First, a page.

We live in fast-changing times – the world of work is radically different from a generation ago and people are living longer in retirement, which costs money.
The Government is currently consulting with pensions experts and members of the public on how to ensure the pensions system is future-proof and how to encourage pension saving. The results of this are expected to be published in the next few months.
But while we await the results of the consultation, I thought it worth explaining some of the key issues the Government is looking into and the backdrop to all this.
I know, I know, it might sound like a sure-fire cure for sleepless nights, but the outcome isn’t something to snooze through. It’s part of long-term changes, which have the potential to make us richer or poorer in years to come.
Changing pensions landscape
One of the key changes the Government needs to take into account is a shift from defined benefit (DB) to defined contribution (DC) pension schemes – see our Pension need-to-knows guide for more on how these work.
With DB schemes, a pensioner’s income is derived from factors such as their salary and their number of years of service, rather than how well their pension investments performed. This has resulted in a pretty good deal for many, but while some still have them, employers are decreasingly offering them.
DC schemes on the other hand see workers build up a ‘pot’ of money they can access in retirement. How well the investment performs ultimately affects the size of the pot.
Plus, new ‘pension freedoms’ introduced in April 2015 mean people with a DC pot have more choice over what to do with their money, as rather than purchasing an annuity to pay them a monthly income for life, they can choose to take a lump sum, for example.
How technology impacts pensions
We probably don’t stop and think about it often enough, but the way many of us get information on finance, choose products and services, and then manage our accounts is very different from even just a few years ago. And technological development is not slowing down.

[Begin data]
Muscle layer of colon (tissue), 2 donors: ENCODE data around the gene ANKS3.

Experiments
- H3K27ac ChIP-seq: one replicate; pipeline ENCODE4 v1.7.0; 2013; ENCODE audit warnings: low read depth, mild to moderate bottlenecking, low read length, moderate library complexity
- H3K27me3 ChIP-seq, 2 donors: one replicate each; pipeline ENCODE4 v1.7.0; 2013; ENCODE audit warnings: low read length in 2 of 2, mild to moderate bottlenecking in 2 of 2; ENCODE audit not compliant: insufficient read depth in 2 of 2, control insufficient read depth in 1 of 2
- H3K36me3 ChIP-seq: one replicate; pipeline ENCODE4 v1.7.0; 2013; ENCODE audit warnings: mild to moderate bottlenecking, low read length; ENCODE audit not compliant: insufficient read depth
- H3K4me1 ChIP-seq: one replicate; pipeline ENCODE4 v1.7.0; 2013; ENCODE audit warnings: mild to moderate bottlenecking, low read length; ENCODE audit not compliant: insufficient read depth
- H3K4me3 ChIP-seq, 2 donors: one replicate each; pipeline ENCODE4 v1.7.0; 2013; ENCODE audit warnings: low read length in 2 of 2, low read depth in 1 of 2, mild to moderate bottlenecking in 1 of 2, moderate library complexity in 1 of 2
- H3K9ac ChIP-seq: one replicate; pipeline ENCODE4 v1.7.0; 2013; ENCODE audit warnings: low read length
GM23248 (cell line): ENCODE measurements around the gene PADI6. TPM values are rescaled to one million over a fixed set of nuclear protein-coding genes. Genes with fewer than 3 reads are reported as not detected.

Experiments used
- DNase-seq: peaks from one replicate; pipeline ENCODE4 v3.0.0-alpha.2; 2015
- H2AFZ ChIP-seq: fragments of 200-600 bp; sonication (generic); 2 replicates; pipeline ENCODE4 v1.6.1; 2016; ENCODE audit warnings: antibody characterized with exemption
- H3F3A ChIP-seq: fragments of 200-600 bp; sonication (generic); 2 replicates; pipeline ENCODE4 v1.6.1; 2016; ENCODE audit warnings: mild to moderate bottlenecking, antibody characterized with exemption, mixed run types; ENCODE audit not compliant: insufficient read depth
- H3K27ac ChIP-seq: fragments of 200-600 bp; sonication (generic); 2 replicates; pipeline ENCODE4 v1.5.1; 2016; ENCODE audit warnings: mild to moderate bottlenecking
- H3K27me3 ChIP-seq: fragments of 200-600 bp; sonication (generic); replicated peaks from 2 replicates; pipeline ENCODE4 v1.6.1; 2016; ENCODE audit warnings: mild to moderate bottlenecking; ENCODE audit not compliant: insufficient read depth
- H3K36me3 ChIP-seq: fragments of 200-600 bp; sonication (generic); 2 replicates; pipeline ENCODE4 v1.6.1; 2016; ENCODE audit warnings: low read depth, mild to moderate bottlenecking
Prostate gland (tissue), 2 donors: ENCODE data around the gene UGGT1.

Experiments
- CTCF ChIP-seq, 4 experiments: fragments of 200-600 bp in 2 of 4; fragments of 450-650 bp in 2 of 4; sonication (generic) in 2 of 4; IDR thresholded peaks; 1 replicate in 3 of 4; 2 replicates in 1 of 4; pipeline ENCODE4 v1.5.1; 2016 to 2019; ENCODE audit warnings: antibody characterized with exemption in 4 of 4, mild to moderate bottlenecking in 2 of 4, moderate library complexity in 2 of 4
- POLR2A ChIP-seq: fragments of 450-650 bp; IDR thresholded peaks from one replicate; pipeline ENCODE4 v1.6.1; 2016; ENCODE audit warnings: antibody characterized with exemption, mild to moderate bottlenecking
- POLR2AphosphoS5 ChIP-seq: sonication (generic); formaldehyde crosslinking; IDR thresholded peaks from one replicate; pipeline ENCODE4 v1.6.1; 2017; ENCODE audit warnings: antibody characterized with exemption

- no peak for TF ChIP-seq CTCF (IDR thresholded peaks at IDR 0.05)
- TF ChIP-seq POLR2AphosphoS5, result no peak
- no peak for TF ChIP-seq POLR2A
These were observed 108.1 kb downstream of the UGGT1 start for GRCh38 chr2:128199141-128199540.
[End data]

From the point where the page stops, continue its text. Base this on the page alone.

This consultation is also taking place against this backdrop, so it’s essential that flexibility for rapid technological change is embedded into the pension reforms. The financial regulator even has a specialist unit focused on supporting innovative technology in financial services.
What the consultation is looking into
Here are some of the key issues the Government is consulting on:
1. Changing when pensions are taxed
A pension is an investment, and although it’s impossible to predict exactly how much it’ll be worth when you retire, many experts are concerned workers aren’t putting enough in to give them the lifestyle they want in retirement.
The way we’re incentivised to save in pensions is through tax rules set by the Government. Currently, under a system catchily known as Exempt-Exempt-Taxed (EET), tax isn’t taken when money goes into a pension, or when that pension grows, but when money is taken out of the pension in retirement – although up to 25% can be taken tax-free.
But one radical suggestion is to turn this system on its head so money is only taxed when it’s first put into a pension. This is known as Taxed-Exempt-Exempt (TEE), and works in a similar way to putting money into an ISA (see our ISAs guide for more on how these work).
Other changes, such as altering the lifetime and annual tax free allowances, have also been suggested.
2. Building on auto-enrolment
Automatic enrolment has been sweeping through companies since 2012 and is expected to end in 2017. Under the scheme, everyone in employment has to be automatically opted into a pension. They can opt out, but so far, the majority haven’t.
The Government wants to build on this so future reforms work alongside it, although it’s yet to explain how it will do this.
3. Simplifying pensions
Pensions can be a daunting thought for many, so the Government hopes to make things simpler and clearer, so more people will decide it’s worth saving for retirement.
4. Encouraging personal responsibility
The Government is looking for reforms that will encourage people to take responsibility themselves to plan and save for retirement.
5. Maintaining sustainability
This is a fancy way of saying pensions must fit in with the Government’s other plans for tax and spending. Essentially the Government doesn’t want to over-promise a pension system now, which it won’t be able to afford later on.